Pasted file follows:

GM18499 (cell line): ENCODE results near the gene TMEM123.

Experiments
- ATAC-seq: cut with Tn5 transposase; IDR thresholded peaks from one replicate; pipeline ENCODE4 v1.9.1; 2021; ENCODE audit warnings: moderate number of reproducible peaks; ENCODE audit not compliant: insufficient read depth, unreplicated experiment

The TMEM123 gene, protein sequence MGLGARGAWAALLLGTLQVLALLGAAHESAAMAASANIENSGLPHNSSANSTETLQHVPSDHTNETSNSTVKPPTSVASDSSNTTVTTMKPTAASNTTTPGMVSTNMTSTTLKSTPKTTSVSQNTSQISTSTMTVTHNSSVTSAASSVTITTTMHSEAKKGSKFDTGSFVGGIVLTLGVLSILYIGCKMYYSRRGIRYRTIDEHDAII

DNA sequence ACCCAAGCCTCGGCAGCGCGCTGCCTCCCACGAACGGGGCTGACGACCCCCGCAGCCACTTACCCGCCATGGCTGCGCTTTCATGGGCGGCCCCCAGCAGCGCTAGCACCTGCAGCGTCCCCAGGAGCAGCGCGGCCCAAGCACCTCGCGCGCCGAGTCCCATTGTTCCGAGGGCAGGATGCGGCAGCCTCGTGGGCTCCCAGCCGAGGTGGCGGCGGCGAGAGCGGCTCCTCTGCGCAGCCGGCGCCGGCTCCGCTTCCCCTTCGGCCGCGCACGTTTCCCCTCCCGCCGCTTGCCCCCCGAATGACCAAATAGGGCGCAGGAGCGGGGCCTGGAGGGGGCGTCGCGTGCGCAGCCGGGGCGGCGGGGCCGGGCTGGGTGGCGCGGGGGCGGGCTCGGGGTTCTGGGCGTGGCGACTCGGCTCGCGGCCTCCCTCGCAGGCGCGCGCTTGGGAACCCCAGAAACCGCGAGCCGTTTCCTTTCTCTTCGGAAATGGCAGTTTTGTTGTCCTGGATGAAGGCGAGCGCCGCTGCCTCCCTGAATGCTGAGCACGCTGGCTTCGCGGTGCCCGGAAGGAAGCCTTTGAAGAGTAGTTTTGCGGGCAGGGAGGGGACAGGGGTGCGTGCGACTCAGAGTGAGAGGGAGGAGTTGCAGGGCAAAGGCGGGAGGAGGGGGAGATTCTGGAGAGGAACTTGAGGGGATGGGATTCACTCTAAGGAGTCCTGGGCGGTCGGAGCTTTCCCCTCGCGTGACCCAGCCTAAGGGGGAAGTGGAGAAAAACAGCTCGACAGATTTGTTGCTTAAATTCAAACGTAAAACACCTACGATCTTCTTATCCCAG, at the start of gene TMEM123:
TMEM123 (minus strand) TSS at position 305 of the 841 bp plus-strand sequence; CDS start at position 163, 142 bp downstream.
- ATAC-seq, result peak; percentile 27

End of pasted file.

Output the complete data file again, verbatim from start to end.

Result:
GM18499 (cell line): ENCODE results near the gene TMEM123.

Experiments
- ATAC-seq: cut with Tn5 transposase; IDR thresholded peaks from one replicate; pipeline ENCODE4 v1.9.1; 2021; ENCODE audit warnings: moderate number of reproducible peaks; ENCODE audit not compliant: insufficient read depth, unreplicated experiment

The TMEM123 gene, protein sequence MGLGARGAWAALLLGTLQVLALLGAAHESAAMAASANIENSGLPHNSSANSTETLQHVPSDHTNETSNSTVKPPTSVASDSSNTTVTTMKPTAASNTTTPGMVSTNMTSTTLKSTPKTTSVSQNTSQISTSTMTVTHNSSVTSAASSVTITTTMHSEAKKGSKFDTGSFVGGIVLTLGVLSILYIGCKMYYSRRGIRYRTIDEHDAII

DNA sequence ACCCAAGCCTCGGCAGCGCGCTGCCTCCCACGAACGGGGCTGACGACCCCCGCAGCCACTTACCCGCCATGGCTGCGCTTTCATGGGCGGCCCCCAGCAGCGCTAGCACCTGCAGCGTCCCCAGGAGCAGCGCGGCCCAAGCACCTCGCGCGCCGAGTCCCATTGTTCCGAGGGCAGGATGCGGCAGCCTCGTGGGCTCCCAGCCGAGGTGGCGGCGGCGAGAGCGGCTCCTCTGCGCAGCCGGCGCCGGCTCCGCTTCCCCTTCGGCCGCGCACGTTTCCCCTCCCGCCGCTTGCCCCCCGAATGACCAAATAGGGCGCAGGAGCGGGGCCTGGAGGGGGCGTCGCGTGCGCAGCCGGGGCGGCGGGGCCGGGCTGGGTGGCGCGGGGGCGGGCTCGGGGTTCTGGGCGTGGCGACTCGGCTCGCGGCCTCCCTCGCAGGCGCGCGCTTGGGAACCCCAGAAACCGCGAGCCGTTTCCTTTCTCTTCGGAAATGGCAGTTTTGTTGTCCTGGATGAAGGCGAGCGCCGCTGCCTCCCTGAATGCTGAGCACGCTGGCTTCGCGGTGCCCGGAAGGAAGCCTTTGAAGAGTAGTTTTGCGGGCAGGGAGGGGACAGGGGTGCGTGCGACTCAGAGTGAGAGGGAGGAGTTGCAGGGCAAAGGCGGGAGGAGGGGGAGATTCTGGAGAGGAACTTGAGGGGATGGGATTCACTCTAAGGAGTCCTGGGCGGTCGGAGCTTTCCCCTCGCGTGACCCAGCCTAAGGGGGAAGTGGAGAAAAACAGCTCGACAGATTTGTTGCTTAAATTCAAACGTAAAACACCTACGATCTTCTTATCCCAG, at the start of gene TMEM123:
TMEM123 (minus strand) TSS at position 305 of the 841 bp plus-strand sequence; CDS start at position 163, 142 bp downstream.
- ATAC-seq, result peak; percentile 27